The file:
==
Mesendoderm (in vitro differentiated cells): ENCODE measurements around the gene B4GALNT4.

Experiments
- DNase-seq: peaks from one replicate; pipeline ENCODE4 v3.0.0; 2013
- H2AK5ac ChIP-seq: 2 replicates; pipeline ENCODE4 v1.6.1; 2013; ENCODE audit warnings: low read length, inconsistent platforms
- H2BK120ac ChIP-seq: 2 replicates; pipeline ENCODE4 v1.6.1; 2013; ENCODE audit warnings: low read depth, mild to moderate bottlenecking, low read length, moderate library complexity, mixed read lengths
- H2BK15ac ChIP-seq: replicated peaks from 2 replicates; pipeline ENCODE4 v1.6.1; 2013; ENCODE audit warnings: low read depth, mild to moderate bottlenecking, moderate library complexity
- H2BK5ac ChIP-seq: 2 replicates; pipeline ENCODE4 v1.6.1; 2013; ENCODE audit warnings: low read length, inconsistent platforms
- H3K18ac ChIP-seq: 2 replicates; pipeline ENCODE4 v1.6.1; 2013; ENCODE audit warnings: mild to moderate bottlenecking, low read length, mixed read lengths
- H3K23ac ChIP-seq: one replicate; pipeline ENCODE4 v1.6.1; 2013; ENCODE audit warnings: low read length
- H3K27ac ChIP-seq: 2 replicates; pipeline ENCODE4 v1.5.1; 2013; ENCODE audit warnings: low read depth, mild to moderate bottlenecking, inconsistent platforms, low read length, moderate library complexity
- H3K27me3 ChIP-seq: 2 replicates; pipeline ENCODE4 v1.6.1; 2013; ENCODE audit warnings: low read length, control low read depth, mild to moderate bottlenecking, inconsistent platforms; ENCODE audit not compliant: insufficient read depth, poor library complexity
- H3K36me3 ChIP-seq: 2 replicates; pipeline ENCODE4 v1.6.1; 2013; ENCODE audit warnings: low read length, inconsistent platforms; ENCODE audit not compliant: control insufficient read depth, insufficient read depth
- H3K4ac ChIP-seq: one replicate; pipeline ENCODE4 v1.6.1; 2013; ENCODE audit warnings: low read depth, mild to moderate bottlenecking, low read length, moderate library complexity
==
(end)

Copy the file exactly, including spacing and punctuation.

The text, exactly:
Mesendoderm (in vitro differentiated cells): ENCODE measurements around the gene B4GALNT4.

Experiments
- DNase-seq: peaks from one replicate; pipeline ENCODE4 v3.0.0; 2013
- H2AK5ac ChIP-seq: 2 replicates; pipeline ENCODE4 v1.6.1; 2013; ENCODE audit warnings: low read length, inconsistent platforms
- H2BK120ac ChIP-seq: 2 replicates; pipeline ENCODE4 v1.6.1; 2013; ENCODE audit warnings: low read depth, mild to moderate bottlenecking, low read length, moderate library complexity, mixed read lengths
- H2BK15ac ChIP-seq: replicated peaks from 2 replicates; pipeline ENCODE4 v1.6.1; 2013; ENCODE audit warnings: low read depth, mild to moderate bottlenecking, moderate library complexity
- H2BK5ac ChIP-seq: 2 replicates; pipeline ENCODE4 v1.6.1; 2013; ENCODE audit warnings: low read length, inconsistent platforms
- H3K18ac ChIP-seq: 2 replicates; pipeline ENCODE4 v1.6.1; 2013; ENCODE audit warnings: mild to moderate bottlenecking, low read length, mixed read lengths
- H3K23ac ChIP-seq: one replicate; pipeline ENCODE4 v1.6.1; 2013; ENCODE audit warnings: low read length
- H3K27ac ChIP-seq: 2 replicates; pipeline ENCODE4 v1.5.1; 2013; ENCODE audit warnings: low read depth, mild to moderate bottlenecking, inconsistent platforms, low read length, moderate library complexity
- H3K27me3 ChIP-seq: 2 replicates; pipeline ENCODE4 v1.6.1; 2013; ENCODE audit warnings: low read length, control low read depth, mild to moderate bottlenecking, inconsistent platforms; ENCODE audit not compliant: insufficient read depth, poor library complexity
- H3K36me3 ChIP-seq: 2 replicates; pipeline ENCODE4 v1.6.1; 2013; ENCODE audit warnings: low read length, inconsistent platforms; ENCODE audit not compliant: control insufficient read depth, insufficient read depth
- H3K4ac ChIP-seq: one replicate; pipeline ENCODE4 v1.6.1; 2013; ENCODE audit warnings: low read depth, mild to moderate bottlenecking, low read length, moderate library complexity